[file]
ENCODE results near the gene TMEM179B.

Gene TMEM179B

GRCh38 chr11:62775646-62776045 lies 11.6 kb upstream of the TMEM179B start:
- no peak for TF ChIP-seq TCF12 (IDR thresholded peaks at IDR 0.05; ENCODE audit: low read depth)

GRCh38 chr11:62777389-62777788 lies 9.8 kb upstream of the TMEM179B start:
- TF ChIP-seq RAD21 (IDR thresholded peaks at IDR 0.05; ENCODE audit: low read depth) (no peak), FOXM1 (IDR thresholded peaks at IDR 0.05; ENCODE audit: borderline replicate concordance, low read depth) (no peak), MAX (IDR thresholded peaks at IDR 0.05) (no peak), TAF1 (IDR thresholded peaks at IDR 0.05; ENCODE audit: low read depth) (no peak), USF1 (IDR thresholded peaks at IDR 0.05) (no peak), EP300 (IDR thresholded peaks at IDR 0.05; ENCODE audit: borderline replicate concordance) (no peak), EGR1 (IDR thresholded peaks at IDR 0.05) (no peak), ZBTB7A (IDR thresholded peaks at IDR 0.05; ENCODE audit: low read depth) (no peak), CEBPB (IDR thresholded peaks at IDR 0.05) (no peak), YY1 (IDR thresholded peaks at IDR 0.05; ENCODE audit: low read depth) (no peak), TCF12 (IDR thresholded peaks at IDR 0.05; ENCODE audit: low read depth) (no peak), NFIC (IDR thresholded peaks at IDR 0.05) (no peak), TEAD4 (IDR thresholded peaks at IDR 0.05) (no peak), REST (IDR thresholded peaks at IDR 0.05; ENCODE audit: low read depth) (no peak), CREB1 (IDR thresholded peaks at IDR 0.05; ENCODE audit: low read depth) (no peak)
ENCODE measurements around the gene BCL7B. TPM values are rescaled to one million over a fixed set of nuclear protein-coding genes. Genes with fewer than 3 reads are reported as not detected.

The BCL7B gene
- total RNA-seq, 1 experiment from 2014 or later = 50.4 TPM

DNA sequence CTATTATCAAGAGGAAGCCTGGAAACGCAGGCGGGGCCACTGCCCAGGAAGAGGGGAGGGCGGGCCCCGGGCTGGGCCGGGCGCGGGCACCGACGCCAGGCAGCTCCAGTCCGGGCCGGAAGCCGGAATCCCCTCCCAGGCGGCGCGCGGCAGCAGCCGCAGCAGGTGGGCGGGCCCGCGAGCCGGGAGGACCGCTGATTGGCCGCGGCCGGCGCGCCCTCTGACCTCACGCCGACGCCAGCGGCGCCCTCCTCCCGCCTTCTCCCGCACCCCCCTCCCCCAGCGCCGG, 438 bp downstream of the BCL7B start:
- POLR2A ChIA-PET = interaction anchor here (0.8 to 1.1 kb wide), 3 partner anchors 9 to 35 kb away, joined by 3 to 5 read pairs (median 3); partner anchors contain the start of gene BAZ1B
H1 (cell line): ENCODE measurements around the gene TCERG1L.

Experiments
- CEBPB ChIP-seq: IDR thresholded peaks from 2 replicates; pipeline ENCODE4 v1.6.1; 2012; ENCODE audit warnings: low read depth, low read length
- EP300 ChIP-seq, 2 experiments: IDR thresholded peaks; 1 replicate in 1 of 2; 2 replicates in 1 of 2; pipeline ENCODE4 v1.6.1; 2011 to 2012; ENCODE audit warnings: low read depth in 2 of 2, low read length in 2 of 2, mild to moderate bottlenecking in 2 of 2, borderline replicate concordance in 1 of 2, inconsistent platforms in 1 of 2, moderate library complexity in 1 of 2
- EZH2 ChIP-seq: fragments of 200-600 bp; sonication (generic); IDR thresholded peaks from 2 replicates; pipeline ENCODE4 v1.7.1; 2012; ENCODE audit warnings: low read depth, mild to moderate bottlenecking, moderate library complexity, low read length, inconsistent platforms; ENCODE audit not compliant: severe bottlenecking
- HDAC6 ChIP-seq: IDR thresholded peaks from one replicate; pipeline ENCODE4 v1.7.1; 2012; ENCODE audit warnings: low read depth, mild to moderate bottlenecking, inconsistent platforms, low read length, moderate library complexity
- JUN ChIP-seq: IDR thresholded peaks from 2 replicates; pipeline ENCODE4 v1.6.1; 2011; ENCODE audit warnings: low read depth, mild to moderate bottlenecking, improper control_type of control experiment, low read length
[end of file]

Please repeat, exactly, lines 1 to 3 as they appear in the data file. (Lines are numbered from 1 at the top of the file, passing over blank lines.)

ENCODE results near the gene TMEM179B.

Gene TMEM179B

GRCh38 chr11:62775646-62776045 lies 11.6 kb upstream of the TMEM179B start: